Sevel, Louise January 2016 (has links)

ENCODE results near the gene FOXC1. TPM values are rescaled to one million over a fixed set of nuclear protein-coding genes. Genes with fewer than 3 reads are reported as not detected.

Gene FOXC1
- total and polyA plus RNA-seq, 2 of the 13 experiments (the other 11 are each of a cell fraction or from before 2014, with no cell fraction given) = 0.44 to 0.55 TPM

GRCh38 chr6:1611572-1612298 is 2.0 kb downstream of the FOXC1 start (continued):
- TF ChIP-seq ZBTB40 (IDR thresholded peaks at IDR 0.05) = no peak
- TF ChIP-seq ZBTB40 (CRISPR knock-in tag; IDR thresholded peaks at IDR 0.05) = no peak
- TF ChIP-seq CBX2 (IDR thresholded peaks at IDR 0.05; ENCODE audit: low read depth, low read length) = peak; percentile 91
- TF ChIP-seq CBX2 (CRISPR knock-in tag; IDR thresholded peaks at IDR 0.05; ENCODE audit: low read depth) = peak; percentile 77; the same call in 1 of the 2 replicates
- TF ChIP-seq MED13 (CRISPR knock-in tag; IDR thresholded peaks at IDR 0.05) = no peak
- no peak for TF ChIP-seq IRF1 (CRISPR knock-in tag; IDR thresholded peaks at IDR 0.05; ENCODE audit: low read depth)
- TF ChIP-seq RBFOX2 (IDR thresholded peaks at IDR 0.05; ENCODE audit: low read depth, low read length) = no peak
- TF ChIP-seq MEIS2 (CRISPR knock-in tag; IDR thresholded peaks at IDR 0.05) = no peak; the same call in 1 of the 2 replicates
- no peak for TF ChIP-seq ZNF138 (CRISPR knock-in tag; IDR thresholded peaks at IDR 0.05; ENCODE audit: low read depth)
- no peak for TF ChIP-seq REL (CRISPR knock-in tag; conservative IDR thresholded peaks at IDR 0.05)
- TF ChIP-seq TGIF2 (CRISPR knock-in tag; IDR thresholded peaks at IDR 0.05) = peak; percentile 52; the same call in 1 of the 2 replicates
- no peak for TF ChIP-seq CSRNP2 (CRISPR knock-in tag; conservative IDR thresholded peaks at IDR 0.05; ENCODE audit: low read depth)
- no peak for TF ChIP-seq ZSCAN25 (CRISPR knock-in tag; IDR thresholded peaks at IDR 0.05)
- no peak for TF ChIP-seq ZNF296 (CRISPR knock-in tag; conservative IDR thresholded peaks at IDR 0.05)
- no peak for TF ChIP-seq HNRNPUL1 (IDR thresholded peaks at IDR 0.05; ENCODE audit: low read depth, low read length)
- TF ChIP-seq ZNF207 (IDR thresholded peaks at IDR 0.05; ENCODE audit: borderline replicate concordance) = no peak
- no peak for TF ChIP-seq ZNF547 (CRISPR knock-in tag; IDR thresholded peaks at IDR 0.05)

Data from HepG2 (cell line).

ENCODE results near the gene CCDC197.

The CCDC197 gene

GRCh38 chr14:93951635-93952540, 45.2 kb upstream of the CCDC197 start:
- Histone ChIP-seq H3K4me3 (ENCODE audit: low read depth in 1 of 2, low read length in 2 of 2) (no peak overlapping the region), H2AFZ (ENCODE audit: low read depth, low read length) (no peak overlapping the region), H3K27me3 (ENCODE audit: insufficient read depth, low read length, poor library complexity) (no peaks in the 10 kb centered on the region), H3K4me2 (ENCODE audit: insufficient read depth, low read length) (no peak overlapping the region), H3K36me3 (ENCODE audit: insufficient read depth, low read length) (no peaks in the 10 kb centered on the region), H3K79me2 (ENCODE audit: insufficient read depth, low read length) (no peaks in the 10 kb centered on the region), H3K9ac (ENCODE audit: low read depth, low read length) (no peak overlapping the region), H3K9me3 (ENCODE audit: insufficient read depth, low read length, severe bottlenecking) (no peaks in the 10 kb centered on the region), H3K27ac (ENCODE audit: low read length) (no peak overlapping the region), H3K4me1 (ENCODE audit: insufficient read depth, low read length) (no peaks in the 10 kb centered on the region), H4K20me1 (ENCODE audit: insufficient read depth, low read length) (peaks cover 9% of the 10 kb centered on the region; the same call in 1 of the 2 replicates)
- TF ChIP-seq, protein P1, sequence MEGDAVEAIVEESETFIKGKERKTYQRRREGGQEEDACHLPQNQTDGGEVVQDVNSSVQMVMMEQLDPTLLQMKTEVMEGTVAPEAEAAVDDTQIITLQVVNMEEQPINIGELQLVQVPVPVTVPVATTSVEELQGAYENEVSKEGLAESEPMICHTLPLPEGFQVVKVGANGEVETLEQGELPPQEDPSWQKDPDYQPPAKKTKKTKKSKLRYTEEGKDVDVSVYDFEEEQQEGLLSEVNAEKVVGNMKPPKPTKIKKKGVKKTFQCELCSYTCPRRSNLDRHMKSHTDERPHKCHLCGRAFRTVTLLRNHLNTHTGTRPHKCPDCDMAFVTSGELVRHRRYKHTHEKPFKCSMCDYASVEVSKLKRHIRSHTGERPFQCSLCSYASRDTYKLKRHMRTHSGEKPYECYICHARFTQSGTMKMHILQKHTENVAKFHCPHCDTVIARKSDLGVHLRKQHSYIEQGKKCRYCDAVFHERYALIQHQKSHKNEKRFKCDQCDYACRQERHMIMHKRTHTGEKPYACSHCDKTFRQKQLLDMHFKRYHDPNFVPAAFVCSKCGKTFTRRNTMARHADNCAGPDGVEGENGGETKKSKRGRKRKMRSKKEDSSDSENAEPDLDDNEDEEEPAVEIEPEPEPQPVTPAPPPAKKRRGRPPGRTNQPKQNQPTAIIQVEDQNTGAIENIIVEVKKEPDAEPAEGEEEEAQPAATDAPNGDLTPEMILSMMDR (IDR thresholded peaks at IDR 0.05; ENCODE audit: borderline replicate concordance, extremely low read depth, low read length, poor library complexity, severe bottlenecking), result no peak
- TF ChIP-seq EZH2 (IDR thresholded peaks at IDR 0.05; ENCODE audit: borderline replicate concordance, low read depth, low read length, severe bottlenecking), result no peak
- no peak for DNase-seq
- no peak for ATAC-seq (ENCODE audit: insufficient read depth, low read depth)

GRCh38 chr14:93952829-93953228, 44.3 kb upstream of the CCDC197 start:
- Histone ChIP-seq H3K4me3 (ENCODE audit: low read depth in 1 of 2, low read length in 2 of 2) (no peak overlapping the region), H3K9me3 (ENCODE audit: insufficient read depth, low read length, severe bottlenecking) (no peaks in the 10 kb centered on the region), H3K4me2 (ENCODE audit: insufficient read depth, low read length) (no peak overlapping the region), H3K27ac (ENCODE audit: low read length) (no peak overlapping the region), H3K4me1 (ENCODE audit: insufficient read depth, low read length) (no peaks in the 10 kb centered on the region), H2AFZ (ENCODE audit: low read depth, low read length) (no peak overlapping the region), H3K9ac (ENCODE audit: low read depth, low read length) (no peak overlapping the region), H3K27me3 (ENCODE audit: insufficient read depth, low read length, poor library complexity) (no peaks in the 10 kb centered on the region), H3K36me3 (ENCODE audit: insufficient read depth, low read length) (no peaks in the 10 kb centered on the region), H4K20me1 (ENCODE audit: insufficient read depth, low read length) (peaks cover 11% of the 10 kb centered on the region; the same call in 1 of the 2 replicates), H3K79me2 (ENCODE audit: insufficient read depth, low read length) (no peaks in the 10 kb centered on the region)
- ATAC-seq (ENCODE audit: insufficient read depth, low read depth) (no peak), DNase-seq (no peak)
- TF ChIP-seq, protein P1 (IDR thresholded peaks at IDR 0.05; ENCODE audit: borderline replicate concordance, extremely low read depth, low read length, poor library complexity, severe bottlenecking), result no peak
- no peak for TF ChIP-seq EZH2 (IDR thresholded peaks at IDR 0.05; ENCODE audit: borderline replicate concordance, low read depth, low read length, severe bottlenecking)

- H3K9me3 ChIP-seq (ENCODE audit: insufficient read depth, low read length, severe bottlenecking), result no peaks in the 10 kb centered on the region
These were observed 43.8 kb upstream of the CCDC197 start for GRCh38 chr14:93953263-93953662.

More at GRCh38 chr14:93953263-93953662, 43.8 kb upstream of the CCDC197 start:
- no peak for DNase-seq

Thesis (M.M. (Strategic Marketing))--University of the Witwatersrand, Faculty of Commerce, Law and Management, Wits Business School, 2016 / Many organisations consider their brands strategic assets and want to manage them accordingly. The adoption of a corporate brand strategy is one way in which organisations show their commitment to being a brand-focused business. Organisations do however often find it difficult to translate the theory on corporate branding into practice. There are a number of reasons for this; in essence, brands are not always created equally due to the fact that organisations often inherit brands through mergers and acquisitions, each bringing with them a different degree of equity and strength to the brand portfolio. Aligning and strategically managing the brands in the portfolio is the end goal, but before that can happen, a good understanding of what each brand contributes to the brand portfolio and how best each brand can be leveraged to ultimately support the growth of the corporate brand is required. This is followed by identifying who is responsible for managing the changes in the portfolio and communicating them to the stakeholders. The research explored the above process and entailed conducting a literature review on the evaluation and analysis of corporate branding and corporate brand management and the basis on which brand decisions are made and the scope of their influence. This was followed up by in-depth interviews with ten purposefully selected, information-rich participants within Tsogo Sun, a pre-selected organisation that comprises a multi-brand portfolio, with the aim of gaining information on their understanding of corporate branding and corporate brand management in practice. iii Following the interrogation of the data, it was confirmed that corporate branding in practice cannot always follow the strict approaches proposed by the theory, resulting in a gap between the literature and the practical solution required in order to be suitable for organisational implementation. The result of the research proposes a framework that aims to address this gap with the intent that the application thereof would make decision-making pertaining to branding easier and keep branding on a strategic level within an organisation. / DM2016